Young people’s use of digital media to organize, educate, and affect change tells a story about the times we are living through. These digital artifacts come across in many different forms and channels—including social media, videos, photographs, artwork, and other forms of creative expression.
In whatever form they take, youth media can provide an accessible and relatable creative pathway through which students can experience different points of view and narratives, grapple with complex issues, and discover new ways to use their voices to inspire action on issues they care about.
In November 2021, as part of the Reinvent the Classroom program in partnership with HP and Microsoft, Digital Promise hosted a panel of educators who shared their perspectives and strategies for incorporating media literacy and production in the classroom.
Living on an island community in Alaska, Laura Davies, who teaches science, technology, math, and art at Stikine Middle School, was drawn to youth media as a powerful tool for her students to share their culture with other communities around the world. In one recent project, Davies’ students used FlipGrid videos and QR codes to share timelines about Alaskan civil rights leader Elizabeth Peratrovich with their local museum and students in other communities. In another project, students shared what they had learned in their Tlingit language class with peers in Taiwan to pass on their knowledge of Tlingit vocabulary.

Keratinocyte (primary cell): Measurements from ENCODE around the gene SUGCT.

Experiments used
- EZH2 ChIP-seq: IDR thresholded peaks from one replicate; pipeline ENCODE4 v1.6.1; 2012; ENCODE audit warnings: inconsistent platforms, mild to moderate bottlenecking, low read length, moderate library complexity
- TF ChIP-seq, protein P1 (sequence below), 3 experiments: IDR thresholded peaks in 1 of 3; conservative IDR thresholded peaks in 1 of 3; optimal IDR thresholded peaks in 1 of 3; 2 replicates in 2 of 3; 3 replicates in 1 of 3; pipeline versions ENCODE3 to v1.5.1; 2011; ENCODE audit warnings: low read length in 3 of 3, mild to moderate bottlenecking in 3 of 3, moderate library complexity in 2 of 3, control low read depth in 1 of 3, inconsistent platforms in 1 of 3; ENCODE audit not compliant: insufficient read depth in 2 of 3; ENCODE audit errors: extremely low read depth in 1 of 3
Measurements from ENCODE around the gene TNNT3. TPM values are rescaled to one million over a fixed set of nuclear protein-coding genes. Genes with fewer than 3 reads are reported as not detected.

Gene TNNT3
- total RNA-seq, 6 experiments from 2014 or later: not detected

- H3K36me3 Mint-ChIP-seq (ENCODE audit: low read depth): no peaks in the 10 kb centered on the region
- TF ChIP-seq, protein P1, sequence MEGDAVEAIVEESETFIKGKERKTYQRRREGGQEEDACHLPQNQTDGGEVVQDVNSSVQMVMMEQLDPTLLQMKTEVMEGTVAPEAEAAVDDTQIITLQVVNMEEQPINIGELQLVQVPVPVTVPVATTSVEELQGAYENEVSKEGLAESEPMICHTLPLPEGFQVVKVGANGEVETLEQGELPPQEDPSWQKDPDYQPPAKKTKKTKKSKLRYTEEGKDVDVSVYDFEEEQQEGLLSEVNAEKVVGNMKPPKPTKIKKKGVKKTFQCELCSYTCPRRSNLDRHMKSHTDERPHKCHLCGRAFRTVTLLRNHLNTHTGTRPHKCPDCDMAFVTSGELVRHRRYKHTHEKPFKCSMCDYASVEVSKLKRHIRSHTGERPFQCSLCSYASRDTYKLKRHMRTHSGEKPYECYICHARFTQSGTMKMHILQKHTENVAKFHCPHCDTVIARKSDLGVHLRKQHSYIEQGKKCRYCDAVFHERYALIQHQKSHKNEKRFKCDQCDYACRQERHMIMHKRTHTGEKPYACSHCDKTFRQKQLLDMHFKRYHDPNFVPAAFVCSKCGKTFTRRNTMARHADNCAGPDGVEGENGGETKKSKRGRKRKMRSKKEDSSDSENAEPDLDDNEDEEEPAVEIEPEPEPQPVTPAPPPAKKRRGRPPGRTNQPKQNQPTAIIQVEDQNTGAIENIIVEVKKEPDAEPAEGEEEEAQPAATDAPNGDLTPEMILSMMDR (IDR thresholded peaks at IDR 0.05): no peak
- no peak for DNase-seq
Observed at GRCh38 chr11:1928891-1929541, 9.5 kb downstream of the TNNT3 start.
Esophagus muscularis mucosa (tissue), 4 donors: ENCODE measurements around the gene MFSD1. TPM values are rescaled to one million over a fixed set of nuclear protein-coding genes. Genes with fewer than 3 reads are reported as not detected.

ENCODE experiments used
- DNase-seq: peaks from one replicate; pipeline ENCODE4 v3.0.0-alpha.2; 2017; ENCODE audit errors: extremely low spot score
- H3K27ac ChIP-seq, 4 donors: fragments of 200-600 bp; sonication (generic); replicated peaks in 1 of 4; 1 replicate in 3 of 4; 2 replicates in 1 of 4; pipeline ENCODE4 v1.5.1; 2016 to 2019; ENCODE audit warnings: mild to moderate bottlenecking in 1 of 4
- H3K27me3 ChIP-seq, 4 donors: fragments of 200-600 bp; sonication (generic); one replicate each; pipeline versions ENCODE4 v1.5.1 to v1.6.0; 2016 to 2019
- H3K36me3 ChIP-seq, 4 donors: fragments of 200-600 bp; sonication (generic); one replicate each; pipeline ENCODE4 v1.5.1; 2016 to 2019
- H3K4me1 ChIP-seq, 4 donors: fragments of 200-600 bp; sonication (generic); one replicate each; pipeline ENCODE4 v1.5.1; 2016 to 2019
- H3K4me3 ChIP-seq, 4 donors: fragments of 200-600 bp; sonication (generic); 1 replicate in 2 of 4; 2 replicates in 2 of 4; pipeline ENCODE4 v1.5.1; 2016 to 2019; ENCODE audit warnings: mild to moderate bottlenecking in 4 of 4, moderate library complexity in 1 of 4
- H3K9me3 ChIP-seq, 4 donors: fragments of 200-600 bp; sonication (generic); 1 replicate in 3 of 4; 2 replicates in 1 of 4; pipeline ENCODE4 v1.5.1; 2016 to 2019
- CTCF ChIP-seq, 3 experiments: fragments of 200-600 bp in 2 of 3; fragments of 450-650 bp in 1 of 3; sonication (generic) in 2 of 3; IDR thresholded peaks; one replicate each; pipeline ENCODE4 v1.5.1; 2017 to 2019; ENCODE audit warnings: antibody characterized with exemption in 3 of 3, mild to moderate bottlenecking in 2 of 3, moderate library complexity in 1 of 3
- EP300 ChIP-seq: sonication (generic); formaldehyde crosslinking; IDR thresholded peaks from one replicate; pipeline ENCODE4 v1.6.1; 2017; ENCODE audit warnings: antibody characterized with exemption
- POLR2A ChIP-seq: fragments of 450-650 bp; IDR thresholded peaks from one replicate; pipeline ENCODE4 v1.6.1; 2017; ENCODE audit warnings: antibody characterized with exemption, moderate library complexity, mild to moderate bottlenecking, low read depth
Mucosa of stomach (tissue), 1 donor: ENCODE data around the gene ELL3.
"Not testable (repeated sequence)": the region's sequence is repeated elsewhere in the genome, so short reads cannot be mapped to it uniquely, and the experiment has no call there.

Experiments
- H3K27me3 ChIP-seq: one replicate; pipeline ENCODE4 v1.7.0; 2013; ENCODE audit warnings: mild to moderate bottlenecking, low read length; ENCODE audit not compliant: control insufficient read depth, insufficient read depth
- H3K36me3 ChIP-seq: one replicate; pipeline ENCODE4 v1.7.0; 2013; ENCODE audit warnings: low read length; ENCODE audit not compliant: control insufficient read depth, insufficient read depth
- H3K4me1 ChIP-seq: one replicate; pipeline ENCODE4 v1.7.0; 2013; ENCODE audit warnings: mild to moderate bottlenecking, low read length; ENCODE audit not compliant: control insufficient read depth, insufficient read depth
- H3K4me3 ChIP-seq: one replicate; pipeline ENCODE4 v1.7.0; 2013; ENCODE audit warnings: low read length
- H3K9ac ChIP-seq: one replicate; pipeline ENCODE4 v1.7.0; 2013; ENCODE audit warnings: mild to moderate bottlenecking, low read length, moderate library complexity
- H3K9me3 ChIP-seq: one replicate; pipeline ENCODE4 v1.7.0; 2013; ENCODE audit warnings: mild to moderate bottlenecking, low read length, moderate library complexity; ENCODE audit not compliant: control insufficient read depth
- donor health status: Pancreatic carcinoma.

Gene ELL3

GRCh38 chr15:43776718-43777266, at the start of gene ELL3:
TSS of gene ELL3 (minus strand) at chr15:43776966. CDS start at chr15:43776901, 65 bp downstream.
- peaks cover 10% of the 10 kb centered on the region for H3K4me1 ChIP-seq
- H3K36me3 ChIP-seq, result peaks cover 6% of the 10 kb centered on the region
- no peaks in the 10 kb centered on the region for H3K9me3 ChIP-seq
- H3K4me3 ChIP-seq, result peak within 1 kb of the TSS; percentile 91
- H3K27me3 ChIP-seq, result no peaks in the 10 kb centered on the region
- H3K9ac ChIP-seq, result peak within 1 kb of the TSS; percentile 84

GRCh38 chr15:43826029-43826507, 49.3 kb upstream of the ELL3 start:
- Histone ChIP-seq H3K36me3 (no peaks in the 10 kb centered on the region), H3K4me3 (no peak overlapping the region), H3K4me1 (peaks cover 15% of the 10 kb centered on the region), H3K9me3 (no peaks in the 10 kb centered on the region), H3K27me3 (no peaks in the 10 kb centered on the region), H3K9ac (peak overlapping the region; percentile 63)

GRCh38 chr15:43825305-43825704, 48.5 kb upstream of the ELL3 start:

Laura emphasizes the concept of “quality over quantity” to ensure students are focusing on their progress instead of their shortcomings. “I teach middle school, so I feel that is an age where we start to get self-conscious a little bit more compared to when we were doing this in fifth grade. Students often want to have in their eyes what the perfect product is going to be, and that’s really hard to achieve. One thing I started to really stress is, ‘is your product professional, did you strive to be professional rather than striving for perfection?’” explained Davies.
Prior to becoming an educator, Robert Cannone, a K-8 coach and consultant in Maple, Ontario, Canada, was a television reporter and producer. In that role, Robert discovered the value of creating compelling stories to inform, inspire, and provoke action, and he now applies that same philosophy to support students as media makers. “We all know that youth are surrounded by media; we live in a media saturated world,” said Cannone. “What inspired me to get started with youth media is listening to my students whose interests were media, whose questions stemmed from media that they use day in and day out. I came to learn that when our students make media, they come to understand the nuances of the medium, the power of ideas to inform and shape thoughts, and the necessity to be critical.”
A bi-weekly news broadcast is just one example of how Cannone has helped his students hone both their media literacy and design thinking skills. “Through their interviews with others, they developed compassion, humility, and an understanding of how best to tell those stories,” explained Cannone. “They viewed the stories that were shared with them as a gift, and they needed to determine, through which lens am I going to tell this story? This required active listening skills, not interjecting with their story, but again centering the interview.”